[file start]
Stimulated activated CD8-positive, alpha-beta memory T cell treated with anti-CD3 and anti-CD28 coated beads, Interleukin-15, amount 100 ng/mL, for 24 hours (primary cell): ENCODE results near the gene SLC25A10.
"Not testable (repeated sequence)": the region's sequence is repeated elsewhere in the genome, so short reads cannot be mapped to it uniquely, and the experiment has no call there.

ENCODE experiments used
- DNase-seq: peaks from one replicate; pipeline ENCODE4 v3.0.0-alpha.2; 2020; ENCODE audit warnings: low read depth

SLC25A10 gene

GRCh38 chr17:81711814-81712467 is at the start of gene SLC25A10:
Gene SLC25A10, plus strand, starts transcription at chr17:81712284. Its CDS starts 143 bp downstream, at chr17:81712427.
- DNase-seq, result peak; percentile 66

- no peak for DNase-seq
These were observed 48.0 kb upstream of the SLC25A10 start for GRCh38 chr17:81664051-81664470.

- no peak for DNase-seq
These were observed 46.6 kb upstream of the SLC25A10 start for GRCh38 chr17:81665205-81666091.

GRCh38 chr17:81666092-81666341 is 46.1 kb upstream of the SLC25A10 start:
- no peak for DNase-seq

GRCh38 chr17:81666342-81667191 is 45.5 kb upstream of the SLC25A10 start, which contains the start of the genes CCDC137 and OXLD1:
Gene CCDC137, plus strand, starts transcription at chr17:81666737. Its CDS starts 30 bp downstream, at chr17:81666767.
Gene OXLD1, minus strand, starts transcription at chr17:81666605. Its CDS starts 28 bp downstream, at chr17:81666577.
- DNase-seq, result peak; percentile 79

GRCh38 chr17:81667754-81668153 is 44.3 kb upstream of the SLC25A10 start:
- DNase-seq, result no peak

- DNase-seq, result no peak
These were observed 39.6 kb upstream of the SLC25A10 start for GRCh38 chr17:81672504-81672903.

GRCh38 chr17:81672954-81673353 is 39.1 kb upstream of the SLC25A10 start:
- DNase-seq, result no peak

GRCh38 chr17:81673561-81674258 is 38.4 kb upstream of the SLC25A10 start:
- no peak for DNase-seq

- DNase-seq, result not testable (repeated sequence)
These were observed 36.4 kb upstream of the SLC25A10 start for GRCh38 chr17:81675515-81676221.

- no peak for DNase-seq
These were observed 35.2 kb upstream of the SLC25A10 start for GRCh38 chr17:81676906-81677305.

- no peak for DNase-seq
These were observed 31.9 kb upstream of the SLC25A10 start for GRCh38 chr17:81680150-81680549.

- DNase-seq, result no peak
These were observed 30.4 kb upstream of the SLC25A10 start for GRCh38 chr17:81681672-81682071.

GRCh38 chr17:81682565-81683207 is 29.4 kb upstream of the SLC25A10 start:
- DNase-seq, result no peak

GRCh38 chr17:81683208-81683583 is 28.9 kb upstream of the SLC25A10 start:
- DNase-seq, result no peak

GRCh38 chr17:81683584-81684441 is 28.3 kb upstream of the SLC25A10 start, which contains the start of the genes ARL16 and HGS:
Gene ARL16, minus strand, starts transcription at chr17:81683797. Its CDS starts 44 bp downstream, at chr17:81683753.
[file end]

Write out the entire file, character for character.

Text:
Stimulated activated CD8-positive, alpha-beta memory T cell treated with anti-CD3 and anti-CD28 coated beads, Interleukin-15, amount 100 ng/mL, for 24 hours (primary cell): ENCODE results near the gene SLC25A10.
"Not testable (repeated sequence)": the region's sequence is repeated elsewhere in the genome, so short reads cannot be mapped to it uniquely, and the experiment has no call there.

ENCODE experiments used
- DNase-seq: peaks from one replicate; pipeline ENCODE4 v3.0.0-alpha.2; 2020; ENCODE audit warnings: low read depth

SLC25A10 gene

GRCh38 chr17:81711814-81712467 is at the start of gene SLC25A10:
Gene SLC25A10, plus strand, starts transcription at chr17:81712284. Its CDS starts 143 bp downstream, at chr17:81712427.
- DNase-seq, result peak; percentile 66

- no peak for DNase-seq
These were observed 48.0 kb upstream of the SLC25A10 start for GRCh38 chr17:81664051-81664470.

- no peak for DNase-seq
These were observed 46.6 kb upstream of the SLC25A10 start for GRCh38 chr17:81665205-81666091.

GRCh38 chr17:81666092-81666341 is 46.1 kb upstream of the SLC25A10 start:
- no peak for DNase-seq

GRCh38 chr17:81666342-81667191 is 45.5 kb upstream of the SLC25A10 start, which contains the start of the genes CCDC137 and OXLD1:
Gene CCDC137, plus strand, starts transcription at chr17:81666737. Its CDS starts 30 bp downstream, at chr17:81666767.
Gene OXLD1, minus strand, starts transcription at chr17:81666605. Its CDS starts 28 bp downstream, at chr17:81666577.
- DNase-seq, result peak; percentile 79

GRCh38 chr17:81667754-81668153 is 44.3 kb upstream of the SLC25A10 start:
- DNase-seq, result no peak

- DNase-seq, result no peak
These were observed 39.6 kb upstream of the SLC25A10 start for GRCh38 chr17:81672504-81672903.

GRCh38 chr17:81672954-81673353 is 39.1 kb upstream of the SLC25A10 start:
- DNase-seq, result no peak

GRCh38 chr17:81673561-81674258 is 38.4 kb upstream of the SLC25A10 start:
- no peak for DNase-seq

- DNase-seq, result not testable (repeated sequence)
These were observed 36.4 kb upstream of the SLC25A10 start for GRCh38 chr17:81675515-81676221.

- no peak for DNase-seq
These were observed 35.2 kb upstream of the SLC25A10 start for GRCh38 chr17:81676906-81677305.

- no peak for DNase-seq
These were observed 31.9 kb upstream of the SLC25A10 start for GRCh38 chr17:81680150-81680549.

- DNase-seq, result no peak
These were observed 30.4 kb upstream of the SLC25A10 start for GRCh38 chr17:81681672-81682071.

GRCh38 chr17:81682565-81683207 is 29.4 kb upstream of the SLC25A10 start:
- DNase-seq, result no peak

GRCh38 chr17:81683208-81683583 is 28.9 kb upstream of the SLC25A10 start:
- DNase-seq, result no peak

GRCh38 chr17:81683584-81684441 is 28.3 kb upstream of the SLC25A10 start, which contains the start of the genes ARL16 and HGS:
Gene ARL16, minus strand, starts transcription at chr17:81683797. Its CDS starts 44 bp downstream, at chr17:81683753.